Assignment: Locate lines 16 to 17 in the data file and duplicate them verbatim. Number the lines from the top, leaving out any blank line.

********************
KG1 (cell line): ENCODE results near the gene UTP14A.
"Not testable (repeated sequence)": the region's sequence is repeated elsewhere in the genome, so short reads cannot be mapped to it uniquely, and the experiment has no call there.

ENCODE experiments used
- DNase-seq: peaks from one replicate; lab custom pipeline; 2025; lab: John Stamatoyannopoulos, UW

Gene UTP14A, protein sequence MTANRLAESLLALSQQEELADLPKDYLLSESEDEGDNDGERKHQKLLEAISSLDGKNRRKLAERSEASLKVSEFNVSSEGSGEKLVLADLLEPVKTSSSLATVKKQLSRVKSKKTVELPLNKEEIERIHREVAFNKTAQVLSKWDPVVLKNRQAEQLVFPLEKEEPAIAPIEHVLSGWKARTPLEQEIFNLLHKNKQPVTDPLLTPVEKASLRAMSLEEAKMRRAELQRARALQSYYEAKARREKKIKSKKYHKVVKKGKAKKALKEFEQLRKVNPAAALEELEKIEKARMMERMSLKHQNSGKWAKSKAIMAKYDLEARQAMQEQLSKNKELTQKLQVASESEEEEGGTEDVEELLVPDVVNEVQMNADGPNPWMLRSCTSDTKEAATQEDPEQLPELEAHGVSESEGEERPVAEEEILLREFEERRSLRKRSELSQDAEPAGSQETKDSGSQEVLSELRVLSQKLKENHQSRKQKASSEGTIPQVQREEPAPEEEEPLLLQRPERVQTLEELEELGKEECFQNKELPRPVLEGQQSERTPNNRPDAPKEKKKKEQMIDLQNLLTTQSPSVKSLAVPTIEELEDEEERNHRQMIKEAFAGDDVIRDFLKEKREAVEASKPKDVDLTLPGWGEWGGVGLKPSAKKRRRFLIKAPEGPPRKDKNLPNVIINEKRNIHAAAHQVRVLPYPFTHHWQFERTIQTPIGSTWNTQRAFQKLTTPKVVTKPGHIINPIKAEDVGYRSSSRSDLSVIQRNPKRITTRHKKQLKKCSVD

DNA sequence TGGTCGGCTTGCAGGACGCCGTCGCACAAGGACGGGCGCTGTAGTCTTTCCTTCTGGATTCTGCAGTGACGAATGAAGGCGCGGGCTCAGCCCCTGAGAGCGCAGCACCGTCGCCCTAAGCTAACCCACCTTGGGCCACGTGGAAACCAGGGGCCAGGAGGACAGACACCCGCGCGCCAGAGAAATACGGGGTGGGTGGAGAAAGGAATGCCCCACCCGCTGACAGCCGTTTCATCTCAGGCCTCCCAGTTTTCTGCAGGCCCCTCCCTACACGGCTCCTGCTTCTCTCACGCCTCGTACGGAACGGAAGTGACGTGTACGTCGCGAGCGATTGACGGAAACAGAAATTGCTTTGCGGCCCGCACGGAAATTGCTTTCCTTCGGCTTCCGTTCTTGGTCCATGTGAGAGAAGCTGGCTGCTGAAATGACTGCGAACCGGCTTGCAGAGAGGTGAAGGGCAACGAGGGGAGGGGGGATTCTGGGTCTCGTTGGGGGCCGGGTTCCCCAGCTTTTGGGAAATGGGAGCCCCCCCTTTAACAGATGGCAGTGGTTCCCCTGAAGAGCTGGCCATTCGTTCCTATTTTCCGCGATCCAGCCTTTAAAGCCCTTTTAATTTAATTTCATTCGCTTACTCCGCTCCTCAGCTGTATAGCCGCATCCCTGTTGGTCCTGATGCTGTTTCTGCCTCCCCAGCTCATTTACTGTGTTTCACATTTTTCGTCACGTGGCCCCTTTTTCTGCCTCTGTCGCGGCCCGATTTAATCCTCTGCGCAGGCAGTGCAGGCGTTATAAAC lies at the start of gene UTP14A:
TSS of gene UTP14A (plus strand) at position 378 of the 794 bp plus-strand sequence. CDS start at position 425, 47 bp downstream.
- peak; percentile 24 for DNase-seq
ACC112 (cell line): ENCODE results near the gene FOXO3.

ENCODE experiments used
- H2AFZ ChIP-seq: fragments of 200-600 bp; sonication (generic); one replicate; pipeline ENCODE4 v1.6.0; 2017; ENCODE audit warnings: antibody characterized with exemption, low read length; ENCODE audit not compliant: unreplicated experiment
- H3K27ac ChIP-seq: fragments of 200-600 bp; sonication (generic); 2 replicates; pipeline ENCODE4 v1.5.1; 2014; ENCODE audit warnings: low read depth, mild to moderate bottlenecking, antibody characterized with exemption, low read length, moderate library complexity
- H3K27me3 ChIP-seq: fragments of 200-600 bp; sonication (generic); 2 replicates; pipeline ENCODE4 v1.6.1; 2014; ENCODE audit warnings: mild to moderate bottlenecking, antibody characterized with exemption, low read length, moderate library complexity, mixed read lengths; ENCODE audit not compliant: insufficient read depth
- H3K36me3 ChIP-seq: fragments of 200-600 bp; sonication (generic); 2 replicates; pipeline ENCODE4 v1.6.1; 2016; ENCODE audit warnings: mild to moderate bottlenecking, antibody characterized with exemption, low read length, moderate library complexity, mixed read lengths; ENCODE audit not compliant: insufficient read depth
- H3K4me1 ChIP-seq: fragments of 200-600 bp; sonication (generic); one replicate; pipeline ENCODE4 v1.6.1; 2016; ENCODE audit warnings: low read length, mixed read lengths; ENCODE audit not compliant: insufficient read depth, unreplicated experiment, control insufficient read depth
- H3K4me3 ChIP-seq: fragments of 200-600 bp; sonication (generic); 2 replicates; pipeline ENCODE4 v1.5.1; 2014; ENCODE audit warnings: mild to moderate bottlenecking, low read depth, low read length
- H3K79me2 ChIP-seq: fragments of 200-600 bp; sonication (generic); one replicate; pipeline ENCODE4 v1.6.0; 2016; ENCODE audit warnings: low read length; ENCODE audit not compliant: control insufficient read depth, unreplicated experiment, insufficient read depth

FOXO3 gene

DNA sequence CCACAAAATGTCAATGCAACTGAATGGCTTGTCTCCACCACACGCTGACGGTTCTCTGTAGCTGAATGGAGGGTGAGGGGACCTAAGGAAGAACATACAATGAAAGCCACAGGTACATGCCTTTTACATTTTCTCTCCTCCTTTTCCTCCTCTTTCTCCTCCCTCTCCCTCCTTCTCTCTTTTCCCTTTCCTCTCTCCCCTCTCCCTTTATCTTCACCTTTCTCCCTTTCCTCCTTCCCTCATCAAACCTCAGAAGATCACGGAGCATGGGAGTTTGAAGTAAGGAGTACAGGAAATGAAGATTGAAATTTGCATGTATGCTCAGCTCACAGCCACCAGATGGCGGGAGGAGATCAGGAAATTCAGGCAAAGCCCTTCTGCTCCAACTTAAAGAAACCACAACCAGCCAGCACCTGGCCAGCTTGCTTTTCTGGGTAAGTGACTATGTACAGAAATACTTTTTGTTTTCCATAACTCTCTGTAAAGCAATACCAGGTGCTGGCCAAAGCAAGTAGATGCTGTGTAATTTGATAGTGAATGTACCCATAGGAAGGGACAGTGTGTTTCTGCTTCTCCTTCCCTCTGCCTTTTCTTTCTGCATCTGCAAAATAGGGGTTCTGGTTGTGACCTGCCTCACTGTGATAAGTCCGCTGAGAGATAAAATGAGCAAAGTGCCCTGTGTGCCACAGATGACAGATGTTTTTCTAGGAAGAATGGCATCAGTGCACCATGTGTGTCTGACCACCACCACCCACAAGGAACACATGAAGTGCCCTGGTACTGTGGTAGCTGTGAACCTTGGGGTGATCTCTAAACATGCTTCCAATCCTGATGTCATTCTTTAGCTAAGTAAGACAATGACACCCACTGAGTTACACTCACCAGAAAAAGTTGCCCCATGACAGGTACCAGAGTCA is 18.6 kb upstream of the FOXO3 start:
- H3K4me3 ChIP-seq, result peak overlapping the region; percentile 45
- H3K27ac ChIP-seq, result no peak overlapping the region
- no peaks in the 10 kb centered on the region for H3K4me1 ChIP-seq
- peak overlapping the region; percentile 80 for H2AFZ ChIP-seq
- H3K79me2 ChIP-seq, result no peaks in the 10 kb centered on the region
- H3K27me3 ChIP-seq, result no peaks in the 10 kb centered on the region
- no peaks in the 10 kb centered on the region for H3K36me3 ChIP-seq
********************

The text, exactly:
- H3K4me3 ChIP-seq: fragments of 200-600 bp; sonication (generic); 2 replicates; pipeline ENCODE4 v1.5.1; 2014; ENCODE audit warnings: mild to moderate bottlenecking, low read depth, low read length
- H3K79me2 ChIP-seq: fragments of 200-600 bp; sonication (generic); one replicate; pipeline ENCODE4 v1.6.0; 2016; ENCODE audit warnings: low read length; ENCODE audit not compliant: control insufficient read depth, unreplicated experiment, insufficient read depth